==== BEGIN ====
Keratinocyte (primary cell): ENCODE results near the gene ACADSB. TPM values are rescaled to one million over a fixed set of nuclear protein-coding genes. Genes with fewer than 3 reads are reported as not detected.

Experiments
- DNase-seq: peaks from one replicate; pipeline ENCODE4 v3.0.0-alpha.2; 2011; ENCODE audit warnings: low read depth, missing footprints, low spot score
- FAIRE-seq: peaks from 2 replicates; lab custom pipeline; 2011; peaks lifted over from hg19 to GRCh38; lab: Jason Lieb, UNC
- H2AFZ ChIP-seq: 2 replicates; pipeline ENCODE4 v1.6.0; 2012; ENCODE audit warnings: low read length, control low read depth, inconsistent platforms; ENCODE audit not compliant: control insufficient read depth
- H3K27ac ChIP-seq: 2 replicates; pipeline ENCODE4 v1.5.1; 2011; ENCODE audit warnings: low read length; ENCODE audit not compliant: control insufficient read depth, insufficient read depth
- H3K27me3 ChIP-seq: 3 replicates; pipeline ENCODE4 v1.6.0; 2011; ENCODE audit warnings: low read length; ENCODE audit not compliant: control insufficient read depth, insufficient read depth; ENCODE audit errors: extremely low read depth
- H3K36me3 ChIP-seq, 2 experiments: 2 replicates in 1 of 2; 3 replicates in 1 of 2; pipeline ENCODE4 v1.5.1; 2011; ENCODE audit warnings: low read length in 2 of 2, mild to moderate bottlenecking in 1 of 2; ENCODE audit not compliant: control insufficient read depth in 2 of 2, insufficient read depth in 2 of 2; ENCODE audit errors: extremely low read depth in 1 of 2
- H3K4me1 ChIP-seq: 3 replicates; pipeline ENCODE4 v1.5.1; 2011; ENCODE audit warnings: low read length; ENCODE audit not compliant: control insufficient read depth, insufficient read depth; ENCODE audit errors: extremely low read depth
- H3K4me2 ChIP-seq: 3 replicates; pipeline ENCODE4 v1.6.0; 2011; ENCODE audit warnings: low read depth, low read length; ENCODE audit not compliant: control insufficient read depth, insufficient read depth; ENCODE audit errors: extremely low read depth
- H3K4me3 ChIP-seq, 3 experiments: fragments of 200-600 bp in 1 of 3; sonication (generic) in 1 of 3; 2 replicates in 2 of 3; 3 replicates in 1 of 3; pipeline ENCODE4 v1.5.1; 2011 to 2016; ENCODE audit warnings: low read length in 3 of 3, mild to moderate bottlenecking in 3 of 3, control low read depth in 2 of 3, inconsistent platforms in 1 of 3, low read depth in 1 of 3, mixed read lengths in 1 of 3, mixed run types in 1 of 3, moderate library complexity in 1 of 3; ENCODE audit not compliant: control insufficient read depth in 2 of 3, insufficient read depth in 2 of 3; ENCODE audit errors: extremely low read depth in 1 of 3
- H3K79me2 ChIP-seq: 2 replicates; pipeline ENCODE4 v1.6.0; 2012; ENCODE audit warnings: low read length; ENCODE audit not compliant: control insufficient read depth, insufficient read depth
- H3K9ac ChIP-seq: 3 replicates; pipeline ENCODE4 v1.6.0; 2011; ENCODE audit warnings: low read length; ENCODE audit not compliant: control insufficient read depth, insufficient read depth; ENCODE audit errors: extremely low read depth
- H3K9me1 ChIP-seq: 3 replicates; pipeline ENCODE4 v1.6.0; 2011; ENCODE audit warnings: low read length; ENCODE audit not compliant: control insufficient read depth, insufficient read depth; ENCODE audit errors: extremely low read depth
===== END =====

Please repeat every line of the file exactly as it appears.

Keratinocyte (primary cell): ENCODE results near the gene ACADSB. TPM values are rescaled to one million over a fixed set of nuclear protein-coding genes. Genes with fewer than 3 reads are reported as not detected.

Experiments
- DNase-seq: peaks from one replicate; pipeline ENCODE4 v3.0.0-alpha.2; 2011; ENCODE audit warnings: low read depth, missing footprints, low spot score
- FAIRE-seq: peaks from 2 replicates; lab custom pipeline; 2011; peaks lifted over from hg19 to GRCh38; lab: Jason Lieb, UNC
- H2AFZ ChIP-seq: 2 replicates; pipeline ENCODE4 v1.6.0; 2012; ENCODE audit warnings: low read length, control low read depth, inconsistent platforms; ENCODE audit not compliant: control insufficient read depth
- H3K27ac ChIP-seq: 2 replicates; pipeline ENCODE4 v1.5.1; 2011; ENCODE audit warnings: low read length; ENCODE audit not compliant: control insufficient read depth, insufficient read depth
- H3K27me3 ChIP-seq: 3 replicates; pipeline ENCODE4 v1.6.0; 2011; ENCODE audit warnings: low read length; ENCODE audit not compliant: control insufficient read depth, insufficient read depth; ENCODE audit errors: extremely low read depth
- H3K36me3 ChIP-seq, 2 experiments: 2 replicates in 1 of 2; 3 replicates in 1 of 2; pipeline ENCODE4 v1.5.1; 2011; ENCODE audit warnings: low read length in 2 of 2, mild to moderate bottlenecking in 1 of 2; ENCODE audit not compliant: control insufficient read depth in 2 of 2, insufficient read depth in 2 of 2; ENCODE audit errors: extremely low read depth in 1 of 2
- H3K4me1 ChIP-seq: 3 replicates; pipeline ENCODE4 v1.5.1; 2011; ENCODE audit warnings: low read length; ENCODE audit not compliant: control insufficient read depth, insufficient read depth; ENCODE audit errors: extremely low read depth
- H3K4me2 ChIP-seq: 3 replicates; pipeline ENCODE4 v1.6.0; 2011; ENCODE audit warnings: low read depth, low read length; ENCODE audit not compliant: control insufficient read depth, insufficient read depth; ENCODE audit errors: extremely low read depth
- H3K4me3 ChIP-seq, 3 experiments: fragments of 200-600 bp in 1 of 3; sonication (generic) in 1 of 3; 2 replicates in 2 of 3; 3 replicates in 1 of 3; pipeline ENCODE4 v1.5.1; 2011 to 2016; ENCODE audit warnings: low read length in 3 of 3, mild to moderate bottlenecking in 3 of 3, control low read depth in 2 of 3, inconsistent platforms in 1 of 3, low read depth in 1 of 3, mixed read lengths in 1 of 3, mixed run types in 1 of 3, moderate library complexity in 1 of 3; ENCODE audit not compliant: control insufficient read depth in 2 of 3, insufficient read depth in 2 of 3; ENCODE audit errors: extremely low read depth in 1 of 3
- H3K79me2 ChIP-seq: 2 replicates; pipeline ENCODE4 v1.6.0; 2012; ENCODE audit warnings: low read length; ENCODE audit not compliant: control insufficient read depth, insufficient read depth
- H3K9ac ChIP-seq: 3 replicates; pipeline ENCODE4 v1.6.0; 2011; ENCODE audit warnings: low read length; ENCODE audit not compliant: control insufficient read depth, insufficient read depth; ENCODE audit errors: extremely low read depth
- H3K9me1 ChIP-seq: 3 replicates; pipeline ENCODE4 v1.6.0; 2011; ENCODE audit warnings: low read length; ENCODE audit not compliant: control insufficient read depth, insufficient read depth; ENCODE audit errors: extremely low read depth